An­gel Dixon is an ac­tivist and ad­vo­cate for dis­abil­ity in­clu­sion and hu­man rights. But, one day, she hopes to be out of the job. The 28-year-old model, en­tre­pre­neur and voice of sev­eral not-for-prof­its is also 2019 Queens­land Young Aus­tralian of the Year. Dixon, like one in five Aus­tralians, iden­ti­fies as a per­son with dis­abil­ity. In 2009, a spinal cord stroke left the then 19-year-old with an in­com­plete spinal cord in­jury. She’s blogged about “how it hap­pened” but, nearly 10 years on, says it is no longer im­por­tant. “The chal­lenges peo­ple with dis­abil­i­ties face don’t have to do with their di­ag­no­sis, it has to do with the bar­ri­ers they face ev­ery day,” Dixon says. “I gen­er­ally don’t like to in­clude that nar­ra­tive of what hap­pened to my body. How I ac­quired my dis­abil­ity is ir­rel­e­vant.” And that’s her mis­sion: to chal­lenge your per­cep­tion of dis­abil­ity. “When you live with phys­i­cal im­pair­ment or any kind of im­pair­ment, you do en­counter prej­u­dice,” she says. “For me, there was just no other op­tion. As soon as I started ex­pe­ri­enc­ing it, I had to change it. I had to help so­ci­ety move for­ward in some way. “My gait, the way that I walk, is not typ­i­cal. If I’m not walk­ing with my cane or I’m not us­ing my wheel­chair, peo­ple think I am drunk and I will have com­ments thrown my way. “Cer­tainly, when I’m in my wheel­chair, com­ments are most of­ten di­rected only to the peo­ple I am with and never di­rected to me be­cause peo­ple as­sume be­cause I am ob­vi­ously dis­abled that I am not able to ad­vo­cate or speak for my­self.” There’s a be­wil­dered laugh in her voice as she re­counts the al­most daily pre­sump­tions thrown her way. Re­cently she was com­pelled to make a “pub­lic ser­vice an­nounce­ment” on her Instagram: “if you see two peo­ple run­ning while hold­ing hands, it’s just me and bae [hus­band, Scott Dixon]. We can’t keep our hands off each other ... be­cause I’ll fall down.” She might be on the re­ceiv­ing end of them, but Dixon’s fierce, go-get­ter at­ti­tude has seen her break down many bar­ri­ers too. Last year she be­came the first agency-signed model with a phys­i­cal im­pair­ment to fea­ture in a na­tional tele­vi­sion cam­paign. “At that point in time, it just blew my mind that it hadn’t hap­pened yet,” she says. That was for Tar­get. She’s since mod­elled with her cane for a bevy of brands, the lat­est By­ron Bay la­bel Spell. Dixon’s first time on the run­way was in Oc­to­ber 2016, af­ter she and hus­band Scott, a soft­ware en­gi­neer, moved to Los Angeles for a stint. Dixon found herself in a hub and heart of the dis­abil­ity rights move­ment. “I was able to join some spinal cord net­works and get to know peo­ple in my com­mu­nity over there,” she says. “It was the first time I iden­ti­fied that there was a lack of rep­re­sen­ta­tion in fashion and me­dia. I reached out to the brand who was cast­ing for LA Fashion Week and I was cast. It was my first real mod­el­ling ex­pe­ri­ence.” That brand was Bez­graniz Cou­ture, a leader in func­tional mod­ern clothes and ac­ces­sories for peo­ple with non-tra­di­tional body types. With a fire in her belly, Dixon re­turned to Aus­tralia a two-time in­ter­na­tional Mercedes Benz Fashion Week model. In Septem­ber, she graced the cat­walks of Mel­bourne Fashion Week – the first time any­one with vis­i­ble im­pair­ment had been rep­re­sented in the run­way event’s his­tory. She ad­mits the rea­son­ing for her line of work is a “self­ish” one but also came about by ac­ci­dent. Dixon works as an ad­vo­cacy man­ager for not-for-profit or­gan­i­sa­tion Start­ing With Julius, which col­lab­o­rates with brands to pro­mote in­clu­sive ad­ver­tis­ing.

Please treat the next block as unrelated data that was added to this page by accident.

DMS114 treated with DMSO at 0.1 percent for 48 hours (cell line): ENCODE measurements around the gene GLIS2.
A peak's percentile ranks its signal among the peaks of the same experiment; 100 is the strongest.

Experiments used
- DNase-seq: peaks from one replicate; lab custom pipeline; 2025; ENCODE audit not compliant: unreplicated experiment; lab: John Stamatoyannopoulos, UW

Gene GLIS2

“There are no real role mod­els for peo­ple in this space,” she says. “When you can’t see your­self re­flected in the main­stream me­dia and the things that are deemed ‘im­por­tant’ or ‘at­trac­tive’ around you, you can’t iden­tify with them. You don’t think you be­long. “I re­alised it was dif­fi­cult to find peo­ple to throw in ad­ver­tise­ments so I of­ten have to throw my­self in some cam­paigns. “It is re­ally pow­er­ful for me to know I was be­ing that role model for the other peo­ple in our com­mu­nity who I know crave and miss that in their lives.” Dixon is also CEO of the At­ti­tude Foun­da­tion, founded by former Aus­tralian Dis­abil­ity Dis­crim­i­na­tion Com­mis­sioner Graeme Innes to cham­pion the fight against dis­abil­ity mis­rep­re­sen­ta­tion in the me­dia. “What I’ve learned over the past 10 years is that one in­di­vid­ual is not go­ing to move this for­ward but a move­ment will,” Dixon says. “Noth­ing tan­gi­ble will change for peo­ple with a dis­abil­ity un­til ev­ery­one changes their at­ti­tude. In 2018, hu­mans have the most me­dia and ad­ver­tis­ing thrown at them ever. “Un­for­tu­nately, we’re born into this ‘non-dis­abled world’ where we need to cre­ate more aware­ness of the fact that ac­ces­si­bil­ity is a hu­man right, in­clu­sion is a hu­man right.”

Dixon’s cur­rently work­ing on a line of walk­ing canes that will be mar­keted as a fashion ac­ces­sory – mak­ing buy­ing a mo­bil­ity tool a more pos­i­tive ex­pe­ri­ence and help­ing change at­ti­tudes to­wards dis­abil­ity. “I got sick of us­ing canes that I don’t like. I also only have one typ­i­cally func­tion­ing hand, so to change the mech­a­nism or the height of the cane is labour-in­ten­sive for me. “Given I’m a young fe­male who likes to wear high heels, I do change the height of my cane quite of­ten. “At the mo­ment I am fo­cussing on stream­lin­ing a mech­a­nism that will be eas­ier to use for peo­ple who don’t have typ­i­cally func­tion­ing hands or sim­ply ease of use for ev­ery­one.” Now in the fi­nal round of pro­to­typ­ing, she hopes to re­lease them mid-to-late 2019. The un­ex­pected might have paved a dif­fer­ent path in life for Queens­land’s Young Aus­tralian of the Year, but Dixon says she won’t let so­ci­ety’s per­cep­tion of dis­abil­ity de­fine what she can or can't do in her life. “I was al­ways the most out­spo­ken child in the class­room, I al­ways stood up for what I thought was right and good in the world. I was cer­tainly go­ing to end up an ac­tivist in some way… I just hap­pened to have found this as my cause.”